On February 13, the Senate Foreign Relations Committee held the first of a series of hearings on efforts to combat HIV/AIDS globally. Committee Chair Joseph Biden (D-DE) opened the hearing by remarking how devastating the HIV/AIDS epidemic is and that the disease is powerful enough to “wipe out an entire generation.”
Sen. Bill Frist (R-TN) talked about his recent experiences in Africa, acknowledging that he was impacted by the “little faces” that were put on the HIV/AIDS statistics and by the lack of middle-aged people in many of the African villages.
Secretary of Health and Human Services, Tommy Thompson, testified that the Department of Health and Human Services is working with the Center for Strategic International Studies (CSIS) Task Force on HIV/AIDS, the U.S. Agency for International Development (USAID) and the Department of State to ensure that this project “reaps benefits for both the U.S. and nations around the world hard-hit by HIV/AIDS.”
He said that although 40 million people worldwide are now living with HIV/AIDS and 3 million died from AIDS last year, these numbers “don’t begin to represent the devastation this disease wreaks upon the developing world.” He added that the Global Fund to Fight HIV/AIDS, Tuberculosis and Malaria can make a significant difference in the fight against the disease.
The Global Fund to Fight HIV/AIDS is an independent non-profit foundation that emphasizes prevention, training of medical personnel, as well as treatment and care for the three diseases and consists of partnerships across borders and among the public and private sectors. Since the fund’s creation in 2001, the U.S. has pledged $300 million and the President has requested an additional $200 million for FY2003.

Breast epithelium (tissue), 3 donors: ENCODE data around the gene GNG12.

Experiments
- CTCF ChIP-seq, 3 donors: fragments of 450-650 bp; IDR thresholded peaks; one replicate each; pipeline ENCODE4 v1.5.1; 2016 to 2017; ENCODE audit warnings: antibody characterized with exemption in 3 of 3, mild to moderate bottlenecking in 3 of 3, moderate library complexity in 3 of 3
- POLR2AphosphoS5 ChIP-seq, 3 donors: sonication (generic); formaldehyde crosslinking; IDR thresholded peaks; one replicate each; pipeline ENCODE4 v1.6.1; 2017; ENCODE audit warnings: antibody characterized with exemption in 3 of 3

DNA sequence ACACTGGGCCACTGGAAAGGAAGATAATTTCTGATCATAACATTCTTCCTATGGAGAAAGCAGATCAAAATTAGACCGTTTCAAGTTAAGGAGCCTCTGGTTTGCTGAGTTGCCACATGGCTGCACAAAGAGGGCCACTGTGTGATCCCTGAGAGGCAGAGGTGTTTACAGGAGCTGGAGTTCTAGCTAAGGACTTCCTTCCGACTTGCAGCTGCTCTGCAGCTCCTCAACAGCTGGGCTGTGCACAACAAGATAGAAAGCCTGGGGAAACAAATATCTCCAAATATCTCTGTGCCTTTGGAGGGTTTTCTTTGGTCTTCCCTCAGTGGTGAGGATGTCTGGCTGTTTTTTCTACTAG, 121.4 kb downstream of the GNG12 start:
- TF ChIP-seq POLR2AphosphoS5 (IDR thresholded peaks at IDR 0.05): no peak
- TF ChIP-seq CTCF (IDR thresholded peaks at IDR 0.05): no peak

Sen. Russ Feingold (D-WI) agreed that the additional $200 million would benefit the fund, but also said that the contribution “doesn’t reflect the leadership role our country has to take.”
Princeton Lyman of the CSIS HIV/AIDS Task Force testified that the “global outcomes in battling the HIV/AIDS pandemic will hinge, to an overwhelming degree, on U.S. leadership.” He defined leadership for the United States as using its strengths, economic resources, and skills to “enable and empower” the world community’s efforts to combat this disease.
Andrew Natsios of USAID acknowledged that USAID has been the U.S. government’s “lead agency” on international HIV/AIDS. Currently, USAID has an HIV/AIDS strategy consisting of six parts: prevention; care, treatment, and support; working with children affected by AIDS; surveillance; encouraging other donors; and engaging national leaders. Mr. Natsios added that projects supporting orphans with HIV/AIDS and reducing mother-to-child HIV transmission are included in the six-part strategy.
Another witness, Dr. Peter Okaalet of Medical Assistance Programs International advocated the role of faith-based organizations in the fight against HIV/AIDS. In his testimony, Dr. Okaalet said that religious-based initiatives, when properly supported and coordinated, can be a “unique resource” to slow the spread of HIV/AIDS. He added that his organization, which receives funding from USAID, works with various denominations, conducting training in HIV/AIDS prevention and compassionate care ministries.
In closing the hearing, Sen. Frist said that given the number of countries being destroyed by HIV/AIDS, the “opportunity to act is now.”